Beijing, 29 September 2021 (TDI): On the 72nd anniversary of the founding of the People’s Republic of China, the Academy for International Communication of Chinese Culture at Beijing Normal University, China Center for International Communication Development (CCICD) , Shanghai Vancouver Film School, School of Journalism and Communication Shanghai University, Yoywow Communications jointly launched short documentary film “The Song of New China.

This animated short documentary film “The Song of New China” produced by Kristina Grigoryan, a young girl from Turkmenistan, has gained immense popularity.

Although created by a foreigner living in China, the short film tells a history that even most Chinese people don’t know much about. It reveals the behind-the-scenes stories prior to and after the birth of “The March of the Volunteers” and having it been sung to the entire world.

After visiting a museum by chance, Odet Abadia Gomez, the instructor overseeing the “Looking China Youth Film Project” was deeply attracted to the story of the birth of “The March of the Volunteers”.

She immediately recommended this topic to the participants of the Looking China Shanghai that she arranged. “Looking China” is a cultural experience project for young international filmmakers to tell stories of China. It aims to show the diverse faces of China through the unique perspective of international youths and to promote cross-cultural communication among youths.

Kristina, a young director from the School of Journalism and Communication at Shanghai University, and Tian Hongmin, a Chinese producer, immediately fell in love with this in-depth and meaningful topic and devoted themselves to this creation.

They meticulously prepared; repeatedly conceived; visited many historical sites of the Chinese national anthem; collected more than 100,000 characters of text data; repaired thousands of pictures; and finally created the short film “The Song of New China” in an intriguing manner through stop motion animation.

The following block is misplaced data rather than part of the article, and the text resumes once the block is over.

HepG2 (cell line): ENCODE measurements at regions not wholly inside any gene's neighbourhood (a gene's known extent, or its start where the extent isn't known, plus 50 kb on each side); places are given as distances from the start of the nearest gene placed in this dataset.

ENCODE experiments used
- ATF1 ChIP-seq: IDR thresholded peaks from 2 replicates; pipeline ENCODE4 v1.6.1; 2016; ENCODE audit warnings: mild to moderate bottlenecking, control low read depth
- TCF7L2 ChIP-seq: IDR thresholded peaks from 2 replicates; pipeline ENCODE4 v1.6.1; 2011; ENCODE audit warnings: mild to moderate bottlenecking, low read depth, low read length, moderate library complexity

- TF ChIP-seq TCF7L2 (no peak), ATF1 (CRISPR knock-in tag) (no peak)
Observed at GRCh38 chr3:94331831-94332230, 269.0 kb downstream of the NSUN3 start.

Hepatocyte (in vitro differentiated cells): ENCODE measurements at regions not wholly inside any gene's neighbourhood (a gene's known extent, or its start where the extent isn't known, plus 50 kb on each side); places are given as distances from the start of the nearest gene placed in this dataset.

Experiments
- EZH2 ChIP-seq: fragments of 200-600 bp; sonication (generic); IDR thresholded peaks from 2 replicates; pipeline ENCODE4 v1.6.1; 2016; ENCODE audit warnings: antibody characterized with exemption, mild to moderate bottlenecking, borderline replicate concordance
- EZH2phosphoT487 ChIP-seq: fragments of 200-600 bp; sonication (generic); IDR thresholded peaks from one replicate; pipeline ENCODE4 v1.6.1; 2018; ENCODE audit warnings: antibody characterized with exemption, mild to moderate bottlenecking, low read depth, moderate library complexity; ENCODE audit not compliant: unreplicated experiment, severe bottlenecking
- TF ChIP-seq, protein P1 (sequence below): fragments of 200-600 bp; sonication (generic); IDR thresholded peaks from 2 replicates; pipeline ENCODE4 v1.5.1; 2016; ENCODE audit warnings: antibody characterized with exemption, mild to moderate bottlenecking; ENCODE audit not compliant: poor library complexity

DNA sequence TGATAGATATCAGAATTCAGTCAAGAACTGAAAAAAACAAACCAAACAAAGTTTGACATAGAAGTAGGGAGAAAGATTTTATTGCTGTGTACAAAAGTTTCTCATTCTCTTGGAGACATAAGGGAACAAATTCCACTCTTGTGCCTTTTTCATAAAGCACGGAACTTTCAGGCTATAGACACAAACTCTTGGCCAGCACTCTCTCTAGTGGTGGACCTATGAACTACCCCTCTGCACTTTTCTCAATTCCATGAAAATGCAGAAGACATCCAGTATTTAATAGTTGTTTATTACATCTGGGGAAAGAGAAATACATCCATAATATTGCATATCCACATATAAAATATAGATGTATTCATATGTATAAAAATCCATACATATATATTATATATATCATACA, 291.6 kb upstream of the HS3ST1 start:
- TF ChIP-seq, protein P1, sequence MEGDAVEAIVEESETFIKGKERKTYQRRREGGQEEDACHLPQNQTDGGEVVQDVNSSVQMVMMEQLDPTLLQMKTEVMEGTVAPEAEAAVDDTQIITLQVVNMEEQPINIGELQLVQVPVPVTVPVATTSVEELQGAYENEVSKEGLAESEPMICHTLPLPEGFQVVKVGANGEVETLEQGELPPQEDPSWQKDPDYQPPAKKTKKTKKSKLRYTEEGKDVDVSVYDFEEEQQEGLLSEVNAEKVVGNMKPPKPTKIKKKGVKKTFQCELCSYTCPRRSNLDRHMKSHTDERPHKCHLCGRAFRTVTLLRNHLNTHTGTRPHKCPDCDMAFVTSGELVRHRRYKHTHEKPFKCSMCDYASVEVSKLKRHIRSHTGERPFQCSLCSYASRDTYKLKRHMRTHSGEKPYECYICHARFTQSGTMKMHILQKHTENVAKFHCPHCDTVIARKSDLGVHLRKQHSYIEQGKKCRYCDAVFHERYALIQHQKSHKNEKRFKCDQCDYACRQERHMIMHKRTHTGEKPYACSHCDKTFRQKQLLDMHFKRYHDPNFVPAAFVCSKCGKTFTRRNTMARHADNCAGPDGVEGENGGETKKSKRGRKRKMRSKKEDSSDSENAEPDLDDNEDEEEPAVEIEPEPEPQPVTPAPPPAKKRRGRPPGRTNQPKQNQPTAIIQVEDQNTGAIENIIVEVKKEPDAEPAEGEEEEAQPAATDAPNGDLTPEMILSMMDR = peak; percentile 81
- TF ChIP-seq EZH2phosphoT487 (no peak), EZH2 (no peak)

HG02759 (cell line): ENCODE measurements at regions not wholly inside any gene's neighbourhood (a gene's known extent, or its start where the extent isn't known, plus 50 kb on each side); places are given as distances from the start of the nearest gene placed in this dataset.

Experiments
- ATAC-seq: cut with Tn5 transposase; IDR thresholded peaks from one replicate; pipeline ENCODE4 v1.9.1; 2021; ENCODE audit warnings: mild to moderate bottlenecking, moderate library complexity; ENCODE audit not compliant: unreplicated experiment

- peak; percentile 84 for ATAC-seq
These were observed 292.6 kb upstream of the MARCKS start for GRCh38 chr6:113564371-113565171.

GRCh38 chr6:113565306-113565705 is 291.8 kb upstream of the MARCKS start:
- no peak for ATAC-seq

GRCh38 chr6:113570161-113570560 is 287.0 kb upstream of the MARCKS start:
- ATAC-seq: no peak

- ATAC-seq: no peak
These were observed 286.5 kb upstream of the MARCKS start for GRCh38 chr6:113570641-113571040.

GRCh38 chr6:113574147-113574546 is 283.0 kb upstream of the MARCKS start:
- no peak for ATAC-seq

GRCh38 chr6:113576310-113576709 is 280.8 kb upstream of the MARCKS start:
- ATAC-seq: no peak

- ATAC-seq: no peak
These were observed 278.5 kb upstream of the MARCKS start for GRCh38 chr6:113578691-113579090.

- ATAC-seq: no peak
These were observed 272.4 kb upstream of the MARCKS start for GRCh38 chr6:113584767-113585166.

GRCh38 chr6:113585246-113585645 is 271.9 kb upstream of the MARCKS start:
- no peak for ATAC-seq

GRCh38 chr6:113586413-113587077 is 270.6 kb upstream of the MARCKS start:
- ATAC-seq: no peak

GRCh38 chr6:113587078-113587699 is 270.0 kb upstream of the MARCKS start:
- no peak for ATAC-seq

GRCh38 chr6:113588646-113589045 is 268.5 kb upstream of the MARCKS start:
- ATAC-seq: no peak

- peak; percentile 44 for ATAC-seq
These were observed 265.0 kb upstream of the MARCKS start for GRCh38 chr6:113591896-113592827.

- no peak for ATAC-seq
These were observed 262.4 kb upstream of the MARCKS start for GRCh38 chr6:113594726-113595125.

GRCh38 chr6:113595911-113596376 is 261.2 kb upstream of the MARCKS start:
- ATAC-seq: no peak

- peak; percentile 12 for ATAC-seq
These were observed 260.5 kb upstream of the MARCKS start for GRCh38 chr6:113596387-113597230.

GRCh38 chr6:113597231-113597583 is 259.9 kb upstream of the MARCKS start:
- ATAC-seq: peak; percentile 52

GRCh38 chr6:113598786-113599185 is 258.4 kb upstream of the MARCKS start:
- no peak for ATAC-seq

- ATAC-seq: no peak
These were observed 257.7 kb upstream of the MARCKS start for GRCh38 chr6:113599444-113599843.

Director Kristina said: “I received a much better understanding of Chinese history during the filmmaking process, and I am considered a ‘half’ history expert.”

The short film not only tells how China’s national anthem was born, but it also tells a vivid story of how this unusual song was spread from China to the rest of the world. Thanks to the efforts of Chinese patriots such as Liu Liangmo and others, “The March of Volunteers” was spread all over the world.

At an open-air concert in the United States in 1940, the renowned African-American singer and civil rights activist Paul Robertson sang “The March of the Volunteers” in fluent Chinese. At the same time, he also made the English version of the album “Chee-Lai Songs of New China” for “The March of Volunteers”.

Soong Ching Ling personally prefaced the album. In the album, “Chee-Lai” is “Get Up” in Chinese. The album was well-received overseas, and “Chee-Lai” was widely sung on the world’s anti-fascist battlefield. During the film screening, the audience said “It is very interesting to hear the English version of the national anthem for the first time. Many details are not even understood by the Chinese.”

During that era, the courage and fighting spirit of “The March of the Volunteers” awoke the hopes of countless Chinese people. the spread of this short film will also enable more people to understand the spiritual power behind China’s national anthem.